Abu Dhabi, UAEMonday 26 August 2019

With John Kelly gone, Trump is stacking the political deck for Mueller and Congress battles

As a creature of politics, the most likely new chief of staff Nick Ayers could not be further from his predecessor

A retired four-star General, John Kelly prided himself on building a structured and ordered White House (AP)
A retired four-star General, John Kelly prided himself on building a structured and ordered White House (AP)

The departure of Donald Trump’s chief of staff John Kelly is leaving many in Washington concerned that with “Mr Order” gone by the end of the year, the US President will be left to his worst instincts and inhibitions.

The retired four star general was recruited to the position 17 months ago with the mission of restoring discipline and a sense of normalcy to a chaos-ridden White House. The Presidency was marred then by infighting and dysfunction between former White House Director of Communications Anthony Scaramucci and former chief of staff Reince Priebus, and by lack of direction on policy.

Mr Kelly succeeded to a great extent in building a structure of communications and a political operation inside the Presidential team. At the beginning he played the role of a gatekeeper around Mr Trump, filtering the flow of information, and limiting everyone’s access - even members of the Trump family - to the Oval Office. He also helped in forcing out campaign stars such as Steve Bannon, Omarosa Manigault and Sebastian Gorka while bringing in more traditional conservative figures. This earned Mr Kelly credit among establishment Republicans and some Democrats in Congress, who saw in him a force of reason and moderation inside the White House.

But Mr Kelly who prides himself in not being an ideologue and staying neutral during the 2016 Presidential election, is not a political operator. Unlike his predecessors such as Rahm Emanuel and Andrew Card, the retired General is not a Washington insider and that was one reason for his departure as well as a growing rift between him and Mr Trump.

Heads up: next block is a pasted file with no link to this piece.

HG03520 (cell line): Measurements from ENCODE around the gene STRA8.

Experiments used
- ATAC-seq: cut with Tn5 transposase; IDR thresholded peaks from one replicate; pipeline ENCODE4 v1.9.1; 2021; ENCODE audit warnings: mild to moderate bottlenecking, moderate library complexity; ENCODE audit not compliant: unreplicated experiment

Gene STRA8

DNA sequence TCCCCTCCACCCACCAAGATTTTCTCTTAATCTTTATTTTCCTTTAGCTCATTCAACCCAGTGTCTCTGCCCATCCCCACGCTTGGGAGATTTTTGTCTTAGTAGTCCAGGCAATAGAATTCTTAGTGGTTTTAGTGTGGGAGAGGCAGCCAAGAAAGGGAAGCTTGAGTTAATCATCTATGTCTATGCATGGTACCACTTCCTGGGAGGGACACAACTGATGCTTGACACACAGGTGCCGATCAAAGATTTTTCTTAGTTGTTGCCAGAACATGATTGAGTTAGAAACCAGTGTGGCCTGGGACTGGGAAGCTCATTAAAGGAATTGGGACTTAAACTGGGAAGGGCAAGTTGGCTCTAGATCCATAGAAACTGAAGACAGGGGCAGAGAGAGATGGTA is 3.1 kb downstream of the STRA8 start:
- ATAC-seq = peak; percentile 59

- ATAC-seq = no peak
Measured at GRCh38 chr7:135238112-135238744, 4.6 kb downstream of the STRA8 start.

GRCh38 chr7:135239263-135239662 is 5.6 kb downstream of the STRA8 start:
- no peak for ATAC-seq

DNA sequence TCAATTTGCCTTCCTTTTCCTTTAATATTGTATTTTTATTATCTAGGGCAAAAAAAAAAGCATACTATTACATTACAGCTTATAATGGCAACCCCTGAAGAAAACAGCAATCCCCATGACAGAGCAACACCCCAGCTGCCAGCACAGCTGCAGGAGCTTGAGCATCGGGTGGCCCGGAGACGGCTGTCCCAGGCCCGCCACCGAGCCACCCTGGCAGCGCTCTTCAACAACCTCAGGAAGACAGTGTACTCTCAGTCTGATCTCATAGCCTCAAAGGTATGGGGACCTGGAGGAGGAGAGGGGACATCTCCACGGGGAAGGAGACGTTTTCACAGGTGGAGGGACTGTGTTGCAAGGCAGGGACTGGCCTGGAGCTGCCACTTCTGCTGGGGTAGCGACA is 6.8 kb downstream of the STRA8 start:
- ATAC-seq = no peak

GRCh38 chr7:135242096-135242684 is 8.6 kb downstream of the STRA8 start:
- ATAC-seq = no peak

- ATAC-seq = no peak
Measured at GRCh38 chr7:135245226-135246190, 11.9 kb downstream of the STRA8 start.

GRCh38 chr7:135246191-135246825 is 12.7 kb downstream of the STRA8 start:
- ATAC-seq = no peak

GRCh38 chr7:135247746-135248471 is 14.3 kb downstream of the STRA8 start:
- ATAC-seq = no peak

The New York Times reported that Mr Kelly agreed with Mr Trump to announce his departure on Monday, but instead the US President reneged on the deal and made the news on Saturday while chatting with reporters.

“John Kelly will be leaving toward the end of the year… a great guy” Mr Trump said. He then added that Mr Kelly’s successor will be announced in a matter of days.

A White House shake-up is not out of the ordinary after US midterms, especially when the President’s party is faced with a major loss in one of the two chambers. The Republican Party lost 40 seats in the House following the 6 November elections, and Mr Trump is reshuffling his team to bring in more experienced hands in adjusting to a new Democratic majority in the House of Representatives.

The new reality explains Mr Trump’s preference to pick Nick Ayers, Vice President Mike Pence’s chief of staff, as a replacement to Mr Kelly. The Wall Street Journal reported on Saturday that Mr Trump told one of his associates on Thursday night: “Stop calling John [Kelly] for anything. Call Nick. He’s my guy.”

Mr Ayers, 36, is the antithesis in resume and character to Mr Kelly, 68. Unlike the former General, Mr Ayers is a creature of electoral politics, a millionaire who raised his fortune through political consulting and a known operator inside the Republican Party. He is also close to both Ivanka Trump and Jared Kushner.

_______________

Read more:

President Trump says chief of staff John Kelly to leave by year end

Trump chooses loyalty over experience in Heather Nauert as UN ambassador

Former Trump aide Scaramucci tears into chief of staff Kelly

_______________

While Mr Ayers is expected to be named for the job, his appointment might only be interim due to his family’s plans to move to Georgia according to the New York Times. And if Mr Trump chooses to go for someone who would stay until the Presidential election in 2020, other names being floated include US Treasury Secretary Steven Mnuchin and Director of the Office of Management and Budget Mick Mulvaney. Mr Mnuchin, according to Politico, is not interested in the position.

Another battle that Mr Trump is stacking the decks for is the Mueller investigation. After firing his attorney general Jeff Sessions and naming William Barr, Mr Trump is gathering experienced Republican political hands to withstand the legal fight. CNN also reported Mr Kelly was interviewed by special counsel Robert Mueller's team in recent months and the questions centred around potential obstruction of justice by Mr Trump.

Mr Kelly’s departure, the 21st official to leave a Trump White House, comes as storms gather around the US President fuelled by a new Democratic majority in the House, and a tightening noose around former Trump aides from the Mueller probe.

Updated: December 9, 2018 02:42 PM

SHARE

SHARE